Sleep Disorders: Opposing Ions May Be Culprit

The rising sun and moon may not be the only opposite partners when it comes to sleeping and waking. A research team at Northwestern University recently discovered a pair of opposing ion channels may be turn circadian neurons in the brain on and off on a daily cycle.

The rising sun and moon may not be the only opposite partners when it comes to sleeping and waking.

A research team at Northwestern University recently discovered a pair of opposing ion channels may turn circadian neurons in the brain on and off on a daily cycle.

In a study published in the August 13 issue of Cell, researchers discovered sodium and potassium channels rose and fell in opposition to run the cycle. They were inspired to examine the role of sodium channels 15 years ago, by a mutated fruit fly.

“Our starting point for this research was mutant flies missing a sodium channel who walked in a halting manner and had poor circadian rhythms,” said Ravi Allada, MD, in a news release. Allada is professor and chair of neurobiology in the Weinberg College of Arts and sciences at Northwestern University.

High sodium channel activity in these neurons turns the cells on and wakes the animal, while potassium channel activity remains low. At night, the pattern is reversed. High potassium channel activity turns off the neuronal activity, allowing the animal to sleep.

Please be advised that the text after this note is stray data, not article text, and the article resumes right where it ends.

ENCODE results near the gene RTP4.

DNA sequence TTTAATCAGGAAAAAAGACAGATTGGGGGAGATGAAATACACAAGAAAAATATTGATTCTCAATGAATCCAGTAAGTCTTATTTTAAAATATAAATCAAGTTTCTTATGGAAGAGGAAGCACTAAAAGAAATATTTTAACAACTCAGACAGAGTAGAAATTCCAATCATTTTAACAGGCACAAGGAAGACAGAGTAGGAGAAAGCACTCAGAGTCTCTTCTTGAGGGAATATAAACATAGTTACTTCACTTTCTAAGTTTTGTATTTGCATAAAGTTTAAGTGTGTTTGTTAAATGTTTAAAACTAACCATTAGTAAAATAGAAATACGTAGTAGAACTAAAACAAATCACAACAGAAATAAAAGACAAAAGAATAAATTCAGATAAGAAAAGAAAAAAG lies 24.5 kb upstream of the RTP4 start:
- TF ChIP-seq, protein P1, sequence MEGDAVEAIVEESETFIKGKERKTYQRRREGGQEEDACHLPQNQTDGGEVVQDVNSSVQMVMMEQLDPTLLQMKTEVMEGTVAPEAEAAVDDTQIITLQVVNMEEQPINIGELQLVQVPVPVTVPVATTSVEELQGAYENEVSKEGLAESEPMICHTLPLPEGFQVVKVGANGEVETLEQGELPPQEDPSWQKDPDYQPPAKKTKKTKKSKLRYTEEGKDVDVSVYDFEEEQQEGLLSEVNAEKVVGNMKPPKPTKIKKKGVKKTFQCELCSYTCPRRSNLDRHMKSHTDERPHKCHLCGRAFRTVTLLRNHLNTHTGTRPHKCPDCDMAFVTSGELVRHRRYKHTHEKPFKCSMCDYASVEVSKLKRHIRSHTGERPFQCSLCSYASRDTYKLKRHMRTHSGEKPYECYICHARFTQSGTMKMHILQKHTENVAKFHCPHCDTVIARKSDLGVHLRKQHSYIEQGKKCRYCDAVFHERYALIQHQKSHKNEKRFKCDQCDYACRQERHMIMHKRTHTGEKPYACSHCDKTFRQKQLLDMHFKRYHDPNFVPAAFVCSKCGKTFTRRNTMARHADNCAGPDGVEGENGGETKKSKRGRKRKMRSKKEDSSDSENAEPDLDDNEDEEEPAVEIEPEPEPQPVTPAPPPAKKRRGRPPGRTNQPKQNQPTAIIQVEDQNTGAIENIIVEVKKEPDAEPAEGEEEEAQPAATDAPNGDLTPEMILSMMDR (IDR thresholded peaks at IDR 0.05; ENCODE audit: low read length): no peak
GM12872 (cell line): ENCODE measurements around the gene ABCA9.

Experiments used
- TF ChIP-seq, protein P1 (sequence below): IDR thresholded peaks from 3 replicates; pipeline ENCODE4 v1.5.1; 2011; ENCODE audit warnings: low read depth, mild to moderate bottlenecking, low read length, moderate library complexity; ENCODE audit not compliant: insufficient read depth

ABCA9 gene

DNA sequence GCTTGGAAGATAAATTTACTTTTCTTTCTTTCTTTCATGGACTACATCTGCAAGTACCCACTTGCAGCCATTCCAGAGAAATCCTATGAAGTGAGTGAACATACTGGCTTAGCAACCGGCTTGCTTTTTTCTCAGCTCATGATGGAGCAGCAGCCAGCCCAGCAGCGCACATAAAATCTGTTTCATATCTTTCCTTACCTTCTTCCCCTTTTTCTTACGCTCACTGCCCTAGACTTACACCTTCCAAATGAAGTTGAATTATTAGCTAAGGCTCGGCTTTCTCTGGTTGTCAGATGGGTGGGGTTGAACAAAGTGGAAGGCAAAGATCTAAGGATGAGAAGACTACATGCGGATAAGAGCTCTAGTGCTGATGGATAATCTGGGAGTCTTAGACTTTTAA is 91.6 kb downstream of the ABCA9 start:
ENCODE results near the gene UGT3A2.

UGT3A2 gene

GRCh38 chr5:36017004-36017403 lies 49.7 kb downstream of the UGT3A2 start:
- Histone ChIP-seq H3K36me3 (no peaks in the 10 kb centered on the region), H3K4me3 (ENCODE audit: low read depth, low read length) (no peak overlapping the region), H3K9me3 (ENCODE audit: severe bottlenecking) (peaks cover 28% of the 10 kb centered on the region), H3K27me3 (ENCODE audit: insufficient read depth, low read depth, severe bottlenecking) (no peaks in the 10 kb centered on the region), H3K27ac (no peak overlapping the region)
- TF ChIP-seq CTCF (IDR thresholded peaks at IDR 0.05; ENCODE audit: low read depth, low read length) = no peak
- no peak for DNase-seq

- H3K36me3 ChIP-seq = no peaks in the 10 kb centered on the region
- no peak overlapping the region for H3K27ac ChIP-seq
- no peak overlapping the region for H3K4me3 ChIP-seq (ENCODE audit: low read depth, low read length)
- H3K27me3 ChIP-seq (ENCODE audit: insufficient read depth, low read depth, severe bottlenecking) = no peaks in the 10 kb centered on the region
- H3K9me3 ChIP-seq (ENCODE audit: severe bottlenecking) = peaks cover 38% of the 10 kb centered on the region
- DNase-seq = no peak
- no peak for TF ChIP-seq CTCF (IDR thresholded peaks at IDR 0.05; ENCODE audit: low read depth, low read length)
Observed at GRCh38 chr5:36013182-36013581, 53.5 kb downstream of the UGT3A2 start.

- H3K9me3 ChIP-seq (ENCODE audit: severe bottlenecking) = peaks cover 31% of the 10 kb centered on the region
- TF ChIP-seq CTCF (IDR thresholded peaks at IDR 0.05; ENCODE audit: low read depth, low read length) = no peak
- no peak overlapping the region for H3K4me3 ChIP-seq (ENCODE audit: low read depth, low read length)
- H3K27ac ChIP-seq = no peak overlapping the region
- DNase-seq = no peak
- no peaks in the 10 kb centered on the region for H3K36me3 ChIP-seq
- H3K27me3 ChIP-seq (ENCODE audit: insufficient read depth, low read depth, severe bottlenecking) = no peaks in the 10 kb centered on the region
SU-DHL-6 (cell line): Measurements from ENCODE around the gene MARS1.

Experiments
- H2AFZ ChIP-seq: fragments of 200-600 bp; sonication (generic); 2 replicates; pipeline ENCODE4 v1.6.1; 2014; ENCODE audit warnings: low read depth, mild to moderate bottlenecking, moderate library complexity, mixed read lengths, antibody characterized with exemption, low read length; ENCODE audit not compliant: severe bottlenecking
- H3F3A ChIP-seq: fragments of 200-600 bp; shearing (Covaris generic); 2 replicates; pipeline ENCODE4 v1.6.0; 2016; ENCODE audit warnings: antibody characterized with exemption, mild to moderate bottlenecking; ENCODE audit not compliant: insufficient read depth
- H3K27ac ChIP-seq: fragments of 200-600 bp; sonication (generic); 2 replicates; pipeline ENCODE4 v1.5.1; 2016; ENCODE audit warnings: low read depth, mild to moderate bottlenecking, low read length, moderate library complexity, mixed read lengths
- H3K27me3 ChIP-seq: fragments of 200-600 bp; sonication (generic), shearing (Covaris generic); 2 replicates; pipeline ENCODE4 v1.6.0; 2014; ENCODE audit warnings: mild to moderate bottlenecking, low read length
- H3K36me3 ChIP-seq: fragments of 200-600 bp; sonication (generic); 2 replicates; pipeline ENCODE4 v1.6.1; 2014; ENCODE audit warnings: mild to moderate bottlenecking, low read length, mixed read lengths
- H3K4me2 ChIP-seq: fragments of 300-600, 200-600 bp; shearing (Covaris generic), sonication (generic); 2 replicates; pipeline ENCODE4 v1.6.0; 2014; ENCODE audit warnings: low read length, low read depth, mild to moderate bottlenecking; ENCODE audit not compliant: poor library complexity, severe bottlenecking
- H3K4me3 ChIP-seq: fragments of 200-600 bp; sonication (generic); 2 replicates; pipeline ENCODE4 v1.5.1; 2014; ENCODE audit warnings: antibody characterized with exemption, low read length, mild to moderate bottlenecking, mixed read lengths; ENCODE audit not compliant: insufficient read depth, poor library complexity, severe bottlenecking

The team likens the mechanism to the pedals of a bicycle. One pedal is up while the other is down over a 24-hour day, alternately exciting and silencing the neurons.

Allada and his colleagues observed this cycle in two completely different species —the fruit fly and the mouse.

This suggests the underlying mechanism controlling our sleep-wake cycle is ancient,” Allada said in a news release. “This oscillation mechanism appears to be conserved across several hundred million years of evolution. And if it’s in the mouse, it is likely in humans, too.”

“What is amazing is finding the same mechanism for sleep-wake cycle control in an insect and a mammal,” Matthieu Flourakis, PhD, lead author, said in the release. “Mice are nocturnal and flies are diurnal … but their sleep-wake cycles are controlled the same way.”

A better understanding of this mechanism could lead to new drug targets to address disturbances of the sleep-wake cycle, such as jet lag, shiftwork, and circadian disorders. It may become possible to reset a person’s internal clock to match his or her situation.